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CASE REPORT Table of Contents   
Year : 2009  |  Volume : 52  |  Issue : 2  |  Page : 255-256
Pseudo Chediak-Higashi anomaly in acute myelomonocytic leukemia


Department of Hematology, IRCH Building, All India Institute of Medical Sciences, New Delhi - 110 029, India

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   Abstract 

Pseudo Chediak-Higashi anomaly in acute leukemia is a rarely described entity. The significance of this intriguing morphological finding largely remains unknown, although some authors have predicted a poorer outcome in such cases because of a higher susceptibility to fulminant infections. Our case also had a fatal outcome.

Keywords: Pseudo Chediak-Higashi anomaly, leukemia, prognosis

How to cite this article:
Rao S, Kar R, Saxena R. Pseudo Chediak-Higashi anomaly in acute myelomonocytic leukemia. Indian J Pathol Microbiol 2009;52:255-6

How to cite this URL:
Rao S, Kar R, Saxena R. Pseudo Chediak-Higashi anomaly in acute myelomonocytic leukemia. Indian J Pathol Microbiol [serial online] 2009 [cited 2020 Jul 5];52:255-6. Available from: http://www.ijpmonline.org/text.asp?2009/52/2/255/48937



   Case Report Top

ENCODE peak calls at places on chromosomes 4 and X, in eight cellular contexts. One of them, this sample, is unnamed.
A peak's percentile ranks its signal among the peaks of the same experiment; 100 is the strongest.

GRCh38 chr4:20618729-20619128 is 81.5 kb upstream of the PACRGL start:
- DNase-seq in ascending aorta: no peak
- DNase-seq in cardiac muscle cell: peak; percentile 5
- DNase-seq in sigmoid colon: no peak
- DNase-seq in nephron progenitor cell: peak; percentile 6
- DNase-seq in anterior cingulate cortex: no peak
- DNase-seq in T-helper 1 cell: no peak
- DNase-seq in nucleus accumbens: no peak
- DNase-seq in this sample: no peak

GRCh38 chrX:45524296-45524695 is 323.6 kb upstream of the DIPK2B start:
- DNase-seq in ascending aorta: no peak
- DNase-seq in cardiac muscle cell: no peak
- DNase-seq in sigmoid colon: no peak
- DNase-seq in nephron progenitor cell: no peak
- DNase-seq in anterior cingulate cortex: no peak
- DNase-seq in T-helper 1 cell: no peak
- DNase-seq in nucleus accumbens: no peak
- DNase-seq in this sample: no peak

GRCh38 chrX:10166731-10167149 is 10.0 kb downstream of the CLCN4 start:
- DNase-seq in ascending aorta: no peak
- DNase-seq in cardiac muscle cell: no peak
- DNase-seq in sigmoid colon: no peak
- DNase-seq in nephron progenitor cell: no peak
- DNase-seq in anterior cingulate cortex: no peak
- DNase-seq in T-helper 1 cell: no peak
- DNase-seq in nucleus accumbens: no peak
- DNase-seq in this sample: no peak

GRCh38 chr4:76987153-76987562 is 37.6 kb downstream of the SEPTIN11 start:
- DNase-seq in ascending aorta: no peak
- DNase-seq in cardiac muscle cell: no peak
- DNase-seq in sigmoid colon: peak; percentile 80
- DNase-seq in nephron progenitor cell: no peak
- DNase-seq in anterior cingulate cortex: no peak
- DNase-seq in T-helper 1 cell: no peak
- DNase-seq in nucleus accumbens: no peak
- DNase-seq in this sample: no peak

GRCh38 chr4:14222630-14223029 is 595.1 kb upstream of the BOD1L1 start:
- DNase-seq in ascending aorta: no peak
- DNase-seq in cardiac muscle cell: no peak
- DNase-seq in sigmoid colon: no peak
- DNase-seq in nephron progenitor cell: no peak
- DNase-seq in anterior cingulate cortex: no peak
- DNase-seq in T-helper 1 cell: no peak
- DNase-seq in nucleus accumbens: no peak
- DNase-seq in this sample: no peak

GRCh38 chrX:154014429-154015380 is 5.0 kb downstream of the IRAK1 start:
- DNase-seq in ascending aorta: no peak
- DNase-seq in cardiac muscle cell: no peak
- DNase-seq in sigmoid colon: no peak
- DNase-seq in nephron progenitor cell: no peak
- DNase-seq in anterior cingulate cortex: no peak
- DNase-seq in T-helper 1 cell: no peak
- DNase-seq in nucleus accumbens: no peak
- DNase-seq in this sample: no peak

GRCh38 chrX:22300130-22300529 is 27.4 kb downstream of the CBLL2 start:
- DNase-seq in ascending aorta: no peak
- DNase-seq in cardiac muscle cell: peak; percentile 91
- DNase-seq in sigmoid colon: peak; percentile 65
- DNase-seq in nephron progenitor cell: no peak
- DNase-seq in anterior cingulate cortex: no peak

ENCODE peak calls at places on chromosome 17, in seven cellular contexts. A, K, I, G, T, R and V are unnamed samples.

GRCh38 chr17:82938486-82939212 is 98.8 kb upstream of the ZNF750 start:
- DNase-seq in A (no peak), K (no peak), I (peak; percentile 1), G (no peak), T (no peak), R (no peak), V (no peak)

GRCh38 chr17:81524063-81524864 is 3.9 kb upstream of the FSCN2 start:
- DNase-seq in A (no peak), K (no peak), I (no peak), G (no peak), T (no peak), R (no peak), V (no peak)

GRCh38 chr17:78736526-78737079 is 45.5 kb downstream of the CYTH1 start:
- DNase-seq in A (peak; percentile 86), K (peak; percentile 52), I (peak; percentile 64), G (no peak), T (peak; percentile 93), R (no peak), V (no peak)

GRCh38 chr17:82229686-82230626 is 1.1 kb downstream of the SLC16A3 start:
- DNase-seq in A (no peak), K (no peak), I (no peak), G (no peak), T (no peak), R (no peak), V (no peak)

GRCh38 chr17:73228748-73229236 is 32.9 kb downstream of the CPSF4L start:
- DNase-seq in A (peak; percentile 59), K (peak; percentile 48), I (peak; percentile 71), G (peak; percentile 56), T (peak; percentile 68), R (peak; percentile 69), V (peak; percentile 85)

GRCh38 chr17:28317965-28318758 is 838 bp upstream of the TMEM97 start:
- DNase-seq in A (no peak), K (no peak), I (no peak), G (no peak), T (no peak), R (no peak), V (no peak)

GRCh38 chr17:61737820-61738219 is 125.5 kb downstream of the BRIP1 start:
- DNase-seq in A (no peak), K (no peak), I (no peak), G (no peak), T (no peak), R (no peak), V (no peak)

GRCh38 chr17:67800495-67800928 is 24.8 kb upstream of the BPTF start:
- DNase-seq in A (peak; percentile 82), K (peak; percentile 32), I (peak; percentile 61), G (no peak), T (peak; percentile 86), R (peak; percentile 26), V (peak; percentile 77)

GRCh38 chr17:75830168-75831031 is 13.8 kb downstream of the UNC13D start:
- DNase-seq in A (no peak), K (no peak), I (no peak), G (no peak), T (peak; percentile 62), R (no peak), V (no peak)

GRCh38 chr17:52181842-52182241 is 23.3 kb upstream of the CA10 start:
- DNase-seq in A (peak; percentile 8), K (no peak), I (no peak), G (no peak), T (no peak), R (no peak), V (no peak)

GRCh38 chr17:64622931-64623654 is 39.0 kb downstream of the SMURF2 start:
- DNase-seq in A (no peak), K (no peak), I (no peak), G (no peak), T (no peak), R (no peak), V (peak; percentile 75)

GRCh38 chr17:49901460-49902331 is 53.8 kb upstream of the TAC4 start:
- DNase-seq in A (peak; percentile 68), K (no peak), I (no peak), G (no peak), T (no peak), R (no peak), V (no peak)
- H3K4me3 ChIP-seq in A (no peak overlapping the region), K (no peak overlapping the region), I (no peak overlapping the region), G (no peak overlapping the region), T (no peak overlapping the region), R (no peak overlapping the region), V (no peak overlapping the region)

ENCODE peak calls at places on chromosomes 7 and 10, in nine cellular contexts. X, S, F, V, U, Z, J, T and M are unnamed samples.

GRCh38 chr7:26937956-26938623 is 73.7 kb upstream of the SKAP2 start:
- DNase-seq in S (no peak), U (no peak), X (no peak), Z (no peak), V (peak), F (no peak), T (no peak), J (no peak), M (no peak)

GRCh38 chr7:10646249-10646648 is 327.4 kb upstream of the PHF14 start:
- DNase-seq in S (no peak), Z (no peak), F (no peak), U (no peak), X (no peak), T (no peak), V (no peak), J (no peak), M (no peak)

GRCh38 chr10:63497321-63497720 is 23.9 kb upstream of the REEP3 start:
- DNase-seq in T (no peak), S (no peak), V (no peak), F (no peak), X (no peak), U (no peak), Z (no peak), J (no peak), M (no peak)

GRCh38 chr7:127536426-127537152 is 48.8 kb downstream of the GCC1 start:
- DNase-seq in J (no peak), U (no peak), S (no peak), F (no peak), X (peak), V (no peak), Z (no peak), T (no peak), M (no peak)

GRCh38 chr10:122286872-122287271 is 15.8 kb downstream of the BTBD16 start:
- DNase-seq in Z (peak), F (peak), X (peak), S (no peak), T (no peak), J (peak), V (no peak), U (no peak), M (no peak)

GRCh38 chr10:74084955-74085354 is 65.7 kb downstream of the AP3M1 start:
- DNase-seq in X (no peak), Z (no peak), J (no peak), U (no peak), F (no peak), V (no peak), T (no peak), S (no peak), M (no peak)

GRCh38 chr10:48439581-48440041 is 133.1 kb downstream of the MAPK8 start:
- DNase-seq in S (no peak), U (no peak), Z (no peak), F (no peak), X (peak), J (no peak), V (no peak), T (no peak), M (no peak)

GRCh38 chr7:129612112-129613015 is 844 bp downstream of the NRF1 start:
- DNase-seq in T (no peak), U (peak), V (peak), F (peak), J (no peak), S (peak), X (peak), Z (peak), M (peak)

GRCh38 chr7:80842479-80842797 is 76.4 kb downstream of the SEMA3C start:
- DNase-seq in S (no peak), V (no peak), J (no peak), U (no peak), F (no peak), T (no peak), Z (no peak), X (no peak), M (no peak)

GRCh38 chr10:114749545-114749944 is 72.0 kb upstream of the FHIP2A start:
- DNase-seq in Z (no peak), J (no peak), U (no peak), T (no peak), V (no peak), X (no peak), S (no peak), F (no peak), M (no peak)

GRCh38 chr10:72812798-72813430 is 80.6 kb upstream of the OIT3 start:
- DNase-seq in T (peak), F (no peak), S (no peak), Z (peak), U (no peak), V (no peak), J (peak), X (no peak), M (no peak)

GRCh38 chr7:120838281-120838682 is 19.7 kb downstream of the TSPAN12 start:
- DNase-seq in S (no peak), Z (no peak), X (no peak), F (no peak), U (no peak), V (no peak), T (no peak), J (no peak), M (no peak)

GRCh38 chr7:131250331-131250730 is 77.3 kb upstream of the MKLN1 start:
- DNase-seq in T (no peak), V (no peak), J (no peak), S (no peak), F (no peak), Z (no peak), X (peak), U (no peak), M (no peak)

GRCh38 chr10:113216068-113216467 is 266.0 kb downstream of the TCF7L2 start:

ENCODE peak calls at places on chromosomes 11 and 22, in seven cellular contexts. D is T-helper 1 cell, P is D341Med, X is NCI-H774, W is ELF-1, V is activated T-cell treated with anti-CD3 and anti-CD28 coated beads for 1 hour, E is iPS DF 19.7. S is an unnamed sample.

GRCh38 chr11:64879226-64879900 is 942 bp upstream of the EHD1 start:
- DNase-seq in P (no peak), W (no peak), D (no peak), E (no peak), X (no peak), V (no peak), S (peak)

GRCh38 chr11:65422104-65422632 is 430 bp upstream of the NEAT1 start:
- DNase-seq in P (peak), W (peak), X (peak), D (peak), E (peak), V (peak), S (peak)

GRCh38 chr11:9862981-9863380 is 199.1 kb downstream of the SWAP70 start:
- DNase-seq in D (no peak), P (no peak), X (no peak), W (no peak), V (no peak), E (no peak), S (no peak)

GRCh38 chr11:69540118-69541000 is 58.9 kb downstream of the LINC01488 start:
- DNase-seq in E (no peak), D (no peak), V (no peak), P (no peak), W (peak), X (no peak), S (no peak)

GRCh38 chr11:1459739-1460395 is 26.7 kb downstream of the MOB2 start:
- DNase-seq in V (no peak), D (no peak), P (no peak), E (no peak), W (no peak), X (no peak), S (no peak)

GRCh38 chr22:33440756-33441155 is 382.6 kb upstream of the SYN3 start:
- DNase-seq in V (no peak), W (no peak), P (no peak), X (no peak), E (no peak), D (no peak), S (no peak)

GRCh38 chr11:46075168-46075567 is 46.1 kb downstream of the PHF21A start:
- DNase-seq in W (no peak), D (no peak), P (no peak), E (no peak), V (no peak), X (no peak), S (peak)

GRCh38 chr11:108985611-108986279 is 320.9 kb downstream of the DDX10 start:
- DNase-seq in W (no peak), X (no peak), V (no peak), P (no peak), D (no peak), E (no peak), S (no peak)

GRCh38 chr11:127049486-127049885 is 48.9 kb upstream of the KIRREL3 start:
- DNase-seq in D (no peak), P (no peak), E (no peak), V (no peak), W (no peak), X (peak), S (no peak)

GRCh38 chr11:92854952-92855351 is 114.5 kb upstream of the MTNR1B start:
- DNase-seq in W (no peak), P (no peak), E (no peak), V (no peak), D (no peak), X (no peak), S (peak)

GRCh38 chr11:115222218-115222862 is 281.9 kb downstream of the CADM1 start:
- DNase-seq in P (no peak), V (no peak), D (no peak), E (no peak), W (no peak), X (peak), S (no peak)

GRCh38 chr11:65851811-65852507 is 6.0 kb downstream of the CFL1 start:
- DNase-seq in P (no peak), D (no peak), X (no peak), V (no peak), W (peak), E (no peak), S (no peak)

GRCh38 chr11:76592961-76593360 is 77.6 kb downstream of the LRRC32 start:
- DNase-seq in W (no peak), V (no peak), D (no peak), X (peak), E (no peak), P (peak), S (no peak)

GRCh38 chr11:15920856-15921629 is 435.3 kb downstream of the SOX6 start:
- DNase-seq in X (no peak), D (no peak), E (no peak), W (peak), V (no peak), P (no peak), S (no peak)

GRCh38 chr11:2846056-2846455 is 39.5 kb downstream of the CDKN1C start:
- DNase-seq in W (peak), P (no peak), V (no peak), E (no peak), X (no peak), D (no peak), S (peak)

Recently, we came across a case of a 22-year-old male patient presenting with complaints of fever, pallor and generalized weakness for 7 days. There was history of bleeding from the gums and nose for the last 5 days. On physical examination, there was marked pallor but no hepatosplenomegaly or lymphadenopathy. Initial laboratory investigations revealed hemoglobin (Hb) of 8 g/dL, total leukocyte count (TLC) of 1.3 × 10 9 /L (on a manual differential count; 43 polymorphs, 5 lymphocytes and 2 monocytes out of 50 cell count) and platelet count of 66 × 10 9 /L. A provisional diagnosis of aplastic anemia was made and bone marrow examination was advised. The bone marrow aspirate, however, was hypercellular and showed 68% blasts, the rest being maturing cells, including promyelocytes, myelocytes, metamyelocytes, neutrophils, monocytes and eosinophils. Few blasts showed  Auer rods More Details. The blasts were positive for myeloperoxidase (MPO), Sudan black (SBB), non-specific esterase (NSE) and combined chloracetate with α-naphthyl acetate esterase (NASDC). Periodic acid Schiff (PAS) showed granular positivity. About 10% of the blasts revealed variable sized (2-4 µ), round to oval, eosinophilic, hyaline structures, many of which showed a central pallor zone [Figure 1]. Some of the granules appeared to be in vacuoles, giving them a haloed appearance. These coarse granules were not seen in any other type of cell either in the bone marrow or in the peripheral smear. These granules showed positivity for MPO, SBB and PAS and were negative for NSE. Bone marrow biopsy showed similar granules [Figure 2]. A final diagnosis of acute myelomonocytic leukemia with Pseudo Chediak-Higashi anomaly (CHA) was made. Flow cytometric evaluation showed positivity for CD13, CD33, CD14, CD7 and HLA DR. Conventional cytogenetics showed a normal karyotype (46XY). Fluorescent in situ hybridization was negative for t8; 21, t15; 17 and Inversion16. The patient was started on combined chemotherapy (3 + 7) with cytosine arabinoside, vincristine and daunorubicin. He was doing well till day +8, when he started having high-grade persistent fever not responding to antipyretics and broad-spectrum antibiotics (metrogyl, amikacin). On examination, he was found to have a blackish swelling on the upper left gingiva, with tenderness on the left maxillary sinus. A computed tomography (CT) scan of the chest and the maxilla showed ground glass nodular opacity with halo compatible with fungal pneumonia and fungal sinusitis. He was started on injection amphotericin B but showed no improvement in his condition. After a week of further worsening, he had to be intubated and put on ambu-bag ventilation. At that time, his blood counts were: Hb 8.5g/dL, TLC 1 × 10 9 /L (with absolute neutrophil count of 20) and platelet count 20 × 10 9 /L. The patient died on day +20 with fungal pneumonia and sepsis.